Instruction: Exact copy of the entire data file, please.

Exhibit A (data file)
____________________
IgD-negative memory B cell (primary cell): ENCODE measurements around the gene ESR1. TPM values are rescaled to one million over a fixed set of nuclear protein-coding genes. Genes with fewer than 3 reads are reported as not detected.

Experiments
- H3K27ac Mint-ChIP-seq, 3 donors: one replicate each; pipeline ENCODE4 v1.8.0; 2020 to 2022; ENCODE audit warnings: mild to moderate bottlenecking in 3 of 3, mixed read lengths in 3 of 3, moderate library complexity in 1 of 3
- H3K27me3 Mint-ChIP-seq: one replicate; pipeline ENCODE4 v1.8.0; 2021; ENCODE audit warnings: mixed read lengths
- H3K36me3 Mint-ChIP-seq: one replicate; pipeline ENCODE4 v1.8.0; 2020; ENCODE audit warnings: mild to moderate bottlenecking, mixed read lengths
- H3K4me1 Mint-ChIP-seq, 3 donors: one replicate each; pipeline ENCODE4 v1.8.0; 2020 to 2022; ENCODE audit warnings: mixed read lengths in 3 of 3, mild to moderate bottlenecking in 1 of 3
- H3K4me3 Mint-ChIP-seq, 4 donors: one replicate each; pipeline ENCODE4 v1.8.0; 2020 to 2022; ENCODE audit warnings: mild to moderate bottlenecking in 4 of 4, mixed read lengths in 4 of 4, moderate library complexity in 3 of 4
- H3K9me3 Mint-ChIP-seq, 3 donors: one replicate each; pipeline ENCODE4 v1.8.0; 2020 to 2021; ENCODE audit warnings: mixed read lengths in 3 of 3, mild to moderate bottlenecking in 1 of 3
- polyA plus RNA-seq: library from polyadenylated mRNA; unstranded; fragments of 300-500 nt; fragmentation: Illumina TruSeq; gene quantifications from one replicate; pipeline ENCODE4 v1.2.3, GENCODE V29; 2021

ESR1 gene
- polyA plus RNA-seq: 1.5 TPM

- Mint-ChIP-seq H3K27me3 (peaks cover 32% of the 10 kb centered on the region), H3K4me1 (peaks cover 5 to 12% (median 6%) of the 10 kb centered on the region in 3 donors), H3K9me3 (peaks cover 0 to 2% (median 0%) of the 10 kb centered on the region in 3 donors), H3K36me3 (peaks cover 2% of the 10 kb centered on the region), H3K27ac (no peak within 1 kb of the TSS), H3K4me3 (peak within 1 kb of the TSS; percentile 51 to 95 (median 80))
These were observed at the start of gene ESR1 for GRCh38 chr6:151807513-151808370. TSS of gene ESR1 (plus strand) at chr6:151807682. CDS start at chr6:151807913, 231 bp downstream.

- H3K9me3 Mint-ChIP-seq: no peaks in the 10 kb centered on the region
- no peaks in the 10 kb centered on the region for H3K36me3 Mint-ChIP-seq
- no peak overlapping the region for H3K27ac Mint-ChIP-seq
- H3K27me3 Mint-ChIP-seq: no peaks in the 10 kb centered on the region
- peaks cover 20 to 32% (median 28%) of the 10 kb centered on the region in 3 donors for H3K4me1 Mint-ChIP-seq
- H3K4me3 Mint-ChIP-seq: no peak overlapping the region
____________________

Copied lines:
IgD-negative memory B cell (primary cell): ENCODE measurements around the gene ESR1. TPM values are rescaled to one million over a fixed set of nuclear protein-coding genes. Genes with fewer than 3 reads are reported as not detected.

Experiments
- H3K27ac Mint-ChIP-seq, 3 donors: one replicate each; pipeline ENCODE4 v1.8.0; 2020 to 2022; ENCODE audit warnings: mild to moderate bottlenecking in 3 of 3, mixed read lengths in 3 of 3, moderate library complexity in 1 of 3
- H3K27me3 Mint-ChIP-seq: one replicate; pipeline ENCODE4 v1.8.0; 2021; ENCODE audit warnings: mixed read lengths
- H3K36me3 Mint-ChIP-seq: one replicate; pipeline ENCODE4 v1.8.0; 2020; ENCODE audit warnings: mild to moderate bottlenecking, mixed read lengths
- H3K4me1 Mint-ChIP-seq, 3 donors: one replicate each; pipeline ENCODE4 v1.8.0; 2020 to 2022; ENCODE audit warnings: mixed read lengths in 3 of 3, mild to moderate bottlenecking in 1 of 3
- H3K4me3 Mint-ChIP-seq, 4 donors: one replicate each; pipeline ENCODE4 v1.8.0; 2020 to 2022; ENCODE audit warnings: mild to moderate bottlenecking in 4 of 4, mixed read lengths in 4 of 4, moderate library complexity in 3 of 4
- H3K9me3 Mint-ChIP-seq, 3 donors: one replicate each; pipeline ENCODE4 v1.8.0; 2020 to 2021; ENCODE audit warnings: mixed read lengths in 3 of 3, mild to moderate bottlenecking in 1 of 3
- polyA plus RNA-seq: library from polyadenylated mRNA; unstranded; fragments of 300-500 nt; fragmentation: Illumina TruSeq; gene quantifications from one replicate; pipeline ENCODE4 v1.2.3, GENCODE V29; 2021

ESR1 gene
- polyA plus RNA-seq: 1.5 TPM

- Mint-ChIP-seq H3K27me3 (peaks cover 32% of the 10 kb centered on the region), H3K4me1 (peaks cover 5 to 12% (median 6%) of the 10 kb centered on the region in 3 donors), H3K9me3 (peaks cover 0 to 2% (median 0%) of the 10 kb centered on the region in 3 donors), H3K36me3 (peaks cover 2% of the 10 kb centered on the region), H3K27ac (no peak within 1 kb of the TSS), H3K4me3 (peak within 1 kb of the TSS; percentile 51 to 95 (median 80))
These were observed at the start of gene ESR1 for GRCh38 chr6:151807513-151808370. TSS of gene ESR1 (plus strand) at chr6:151807682. CDS start at chr6:151807913, 231 bp downstream.

- H3K9me3 Mint-ChIP-seq: no peaks in the 10 kb centered on the region
- no peaks in the 10 kb centered on the region for H3K36me3 Mint-ChIP-seq
- no peak overlapping the region for H3K27ac Mint-ChIP-seq
- H3K27me3 Mint-ChIP-seq: no peaks in the 10 kb centered on the region
- peaks cover 20 to 32% (median 28%) of the 10 kb centered on the region in 3 donors for H3K4me1 Mint-ChIP-seq
- H3K4me3 Mint-ChIP-seq: no peak overlapping the region